We were only supposed to pass through L.A. for a few hours, but we opted to extend our time there and catch up with my friend Scott – my best friend from high school (like we did here and here). Amtrak deposited us at Union Station around 1:00 in the morning, where Scott picked us up and took as back to his place. (Whatta guy!) His kids, Siporah (10) and Jacob (8), were staying with him, so we got a chance to meet them again. The last time had been years ago, and they didn’t remember us.
On our first day we took it easy by playing games with the kids, taking them to the park and doing a little light shopping. This was all in preparation for the main event – a day at Disneyland. (Yes, I knew it was a Friday in July, and crowds would be off the hook. Don’t hassle me, man!)
Perhaps a little background information is in order. In 1986 when Scott and I were both sixteen and living in Anaheim, our parents gave us each an annual pass to Disneyland. We spent a LOT of time there together. I could do my homework, and then ride my bike over for a few hours in the evening. On weekends, we would hang out at Videopolis – Disneyland’s outdoor, teen dance club. In that one year, I went 107 times! (Yes, I counted.) When they debuted Captain Eo, and kept the park open for 60 hours straight, Scott and I were there. When they did it again for Star Tours, we were there again. We collected all the pins (and the misprints) for Disneyland’s 30th anniversary, became experts at weaving through packed crowds, and basically claimed Disney as our own.
Since those days, Scott and I had been back to the DL exactly once together, so I was psyched to go again with him. This time, we could see the place through his children’s eyes. As if all that wasn’t enough, Stephanie and I go to Disney at least once a year (no surprise there), and this year we opted for the West Coast version.
The day started off like all family trips to Disneyland do in that we weren’t out the door on time. No problem! L.A. traffic isn’t that bad, right? Actually, it wasn’t bad at all, and we made up some of our lost time. While we were taking the tram in from the parking lot, the woman sitting opposite us had on a t-shirt that Stephanie liked. Why is this important? Because Stephanie struck up a conversation with her and her friend. Her friend, it turned out, was a Disney employee who was signing the two of them in for the day. Why is *this* important? Because Disney employees can sign in up to four people at a time, and she offered to bring us in with her. Free Disney! Woo hoo! We had already purchased e-tickets, but they’re good for 18 months, and so we have plenty of time to come back again and use them.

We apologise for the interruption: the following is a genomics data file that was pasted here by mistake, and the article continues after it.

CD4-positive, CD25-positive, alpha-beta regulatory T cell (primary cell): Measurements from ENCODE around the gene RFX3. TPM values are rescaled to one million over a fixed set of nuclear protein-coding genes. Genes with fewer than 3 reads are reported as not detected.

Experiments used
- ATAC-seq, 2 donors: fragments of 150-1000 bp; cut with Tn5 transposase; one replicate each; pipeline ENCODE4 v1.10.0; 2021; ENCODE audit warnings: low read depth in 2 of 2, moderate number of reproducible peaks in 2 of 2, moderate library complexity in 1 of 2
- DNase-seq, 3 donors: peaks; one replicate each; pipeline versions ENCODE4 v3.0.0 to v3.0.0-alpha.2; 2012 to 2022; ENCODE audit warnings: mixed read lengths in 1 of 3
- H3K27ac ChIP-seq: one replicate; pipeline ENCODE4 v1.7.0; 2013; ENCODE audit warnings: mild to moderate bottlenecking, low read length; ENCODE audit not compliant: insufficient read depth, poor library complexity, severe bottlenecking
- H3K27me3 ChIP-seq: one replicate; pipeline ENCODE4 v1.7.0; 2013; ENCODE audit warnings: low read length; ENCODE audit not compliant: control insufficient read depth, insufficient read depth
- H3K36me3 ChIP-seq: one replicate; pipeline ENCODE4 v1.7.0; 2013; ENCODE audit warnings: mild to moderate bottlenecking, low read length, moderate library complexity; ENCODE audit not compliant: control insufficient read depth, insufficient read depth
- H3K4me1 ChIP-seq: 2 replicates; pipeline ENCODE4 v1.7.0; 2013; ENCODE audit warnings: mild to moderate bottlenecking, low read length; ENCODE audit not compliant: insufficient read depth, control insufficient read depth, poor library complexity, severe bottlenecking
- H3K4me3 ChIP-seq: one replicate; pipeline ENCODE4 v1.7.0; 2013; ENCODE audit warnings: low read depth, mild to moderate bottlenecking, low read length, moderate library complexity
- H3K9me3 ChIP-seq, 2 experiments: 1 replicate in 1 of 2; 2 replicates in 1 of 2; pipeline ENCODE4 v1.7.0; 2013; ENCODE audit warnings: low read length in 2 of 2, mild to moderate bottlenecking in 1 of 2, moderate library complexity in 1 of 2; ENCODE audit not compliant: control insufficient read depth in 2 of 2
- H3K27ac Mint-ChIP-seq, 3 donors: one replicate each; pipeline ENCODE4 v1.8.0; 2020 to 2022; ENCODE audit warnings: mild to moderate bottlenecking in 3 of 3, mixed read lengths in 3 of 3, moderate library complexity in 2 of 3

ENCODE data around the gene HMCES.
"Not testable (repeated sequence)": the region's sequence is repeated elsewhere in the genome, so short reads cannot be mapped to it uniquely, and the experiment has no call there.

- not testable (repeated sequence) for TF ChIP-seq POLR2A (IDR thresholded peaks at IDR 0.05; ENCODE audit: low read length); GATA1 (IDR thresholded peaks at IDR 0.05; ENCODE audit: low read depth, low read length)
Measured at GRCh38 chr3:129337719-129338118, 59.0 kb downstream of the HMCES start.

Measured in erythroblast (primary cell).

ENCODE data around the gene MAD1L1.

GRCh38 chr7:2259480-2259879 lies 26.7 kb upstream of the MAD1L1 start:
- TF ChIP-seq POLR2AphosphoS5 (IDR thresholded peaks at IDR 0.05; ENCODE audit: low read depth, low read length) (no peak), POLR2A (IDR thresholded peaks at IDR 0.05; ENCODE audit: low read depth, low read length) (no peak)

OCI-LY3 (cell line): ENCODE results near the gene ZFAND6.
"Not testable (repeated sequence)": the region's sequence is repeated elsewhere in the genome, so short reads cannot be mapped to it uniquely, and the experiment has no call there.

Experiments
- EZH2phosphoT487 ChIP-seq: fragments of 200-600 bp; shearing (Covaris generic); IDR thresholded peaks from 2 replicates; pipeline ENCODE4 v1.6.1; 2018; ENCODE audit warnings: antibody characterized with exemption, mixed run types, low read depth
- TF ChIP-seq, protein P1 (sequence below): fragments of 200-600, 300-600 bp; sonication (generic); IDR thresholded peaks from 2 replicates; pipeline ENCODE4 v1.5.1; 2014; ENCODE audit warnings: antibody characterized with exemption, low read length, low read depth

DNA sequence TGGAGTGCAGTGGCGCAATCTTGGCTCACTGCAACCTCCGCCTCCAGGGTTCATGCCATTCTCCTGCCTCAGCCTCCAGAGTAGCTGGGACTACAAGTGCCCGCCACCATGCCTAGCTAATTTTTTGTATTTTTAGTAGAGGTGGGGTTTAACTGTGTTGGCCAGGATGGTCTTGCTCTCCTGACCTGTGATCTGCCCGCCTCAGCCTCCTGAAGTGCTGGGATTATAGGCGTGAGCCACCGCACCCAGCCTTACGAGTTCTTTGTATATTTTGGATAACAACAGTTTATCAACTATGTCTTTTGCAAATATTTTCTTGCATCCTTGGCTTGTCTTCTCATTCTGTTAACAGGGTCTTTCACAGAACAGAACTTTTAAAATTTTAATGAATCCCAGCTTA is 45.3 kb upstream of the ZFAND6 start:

So we were in the gate, and Disneyland in all its glory was laid before us. Most important to me were rides that do not exist in Florida. Namely: The Matterhorn, Indiana Jones and the Temple of the Forbidden Eye, Alice in Wonderland and Pinocchio.
We talked Jake into riding the Matterhorn, and that was the last thing we talked him into all day. (Watch the pre-ride interview. You can probably guess why there’s no post-ride interview.) He proclaimed that he was “terrified,” and held off on Pirates, Haunted Mansion, Pinocchio and all roller coasters. He was a trooper, though as he waited patiently for the rest of us to go on everything. His sister, Siporah, tentatively joined us on Splash Mountain, and then promptly turned into a thrill-ride junkie, demanding bigger and bigger rides.
Disney was able to accommodate Siporah’s need for speed with Hyperspace Mountain. We weren’t sure what to expect when we heard that Stephanie’s favorite ride of all time – Space Mountain – had been updated, but let me tell you, this is one of the coolest re-imaginings ever. Space Mountain now has a Star Wars theme. As you travel through the darkness, you are part of an X-wing squadron in a heated dogfight with TIE fighters, complete with light effects, synchronized sound, and radio chatter. My description makes it sound a bit lame, I know, but WOW! This ride has gone from “fantastic” to “freaking phenomenal.”
Stephanie also got photos of any alligators she saw on any rides. (Not that Disney is toying with the idea of taking them out or anything.)
So we got on everything we wanted (some of them twice) except Pinocchio which was kind enough to break down right as we got there. Actually, so did Indiana Jones, but they gave us good-anytime Fast Passes to come back at our convenience.
Speaking of Fast Passes, the West Coast Fast Pass system is still paper based. (Walt Disney World in Florida has gone all digital.) This means that Stephanie and I were able to put our well-honed FastPass skills to good use and maximize our time in the park. We stayed until after closing, just like Scott and I used to do in the old days, and a good time was had by all.
Our last day, we slept in until the last minute, and then Scott took us to the airport. It was over as soon as it began, BUT… We do still have a couple of tickets to use, and Scott has never been to Disney’s California Adventure.